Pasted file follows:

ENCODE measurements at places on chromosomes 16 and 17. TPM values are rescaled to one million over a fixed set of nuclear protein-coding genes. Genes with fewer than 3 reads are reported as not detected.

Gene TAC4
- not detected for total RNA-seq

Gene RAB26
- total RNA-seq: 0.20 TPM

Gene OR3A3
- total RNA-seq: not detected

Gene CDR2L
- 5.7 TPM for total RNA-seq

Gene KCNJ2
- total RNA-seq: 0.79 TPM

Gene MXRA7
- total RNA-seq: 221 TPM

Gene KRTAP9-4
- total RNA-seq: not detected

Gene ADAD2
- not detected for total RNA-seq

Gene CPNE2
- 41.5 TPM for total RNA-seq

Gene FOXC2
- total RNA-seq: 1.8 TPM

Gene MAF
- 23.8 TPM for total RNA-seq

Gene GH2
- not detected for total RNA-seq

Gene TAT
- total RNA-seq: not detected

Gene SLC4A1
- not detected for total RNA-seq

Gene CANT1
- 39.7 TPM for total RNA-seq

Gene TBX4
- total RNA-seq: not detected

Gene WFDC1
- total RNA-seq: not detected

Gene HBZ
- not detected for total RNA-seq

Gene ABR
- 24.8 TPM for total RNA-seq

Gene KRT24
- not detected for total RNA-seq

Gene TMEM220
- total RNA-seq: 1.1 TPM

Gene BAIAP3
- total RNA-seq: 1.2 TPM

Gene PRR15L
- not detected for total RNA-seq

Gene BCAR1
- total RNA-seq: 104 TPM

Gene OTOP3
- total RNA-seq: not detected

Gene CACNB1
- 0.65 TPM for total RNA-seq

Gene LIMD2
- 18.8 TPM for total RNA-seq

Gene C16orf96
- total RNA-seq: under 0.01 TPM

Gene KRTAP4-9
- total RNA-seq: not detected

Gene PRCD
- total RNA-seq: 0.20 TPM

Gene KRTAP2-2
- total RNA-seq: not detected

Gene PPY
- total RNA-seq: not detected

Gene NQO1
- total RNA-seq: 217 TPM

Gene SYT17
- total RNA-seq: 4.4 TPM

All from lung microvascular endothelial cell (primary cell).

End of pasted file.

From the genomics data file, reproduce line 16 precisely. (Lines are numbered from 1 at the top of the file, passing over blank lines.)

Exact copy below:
Gene ADAD2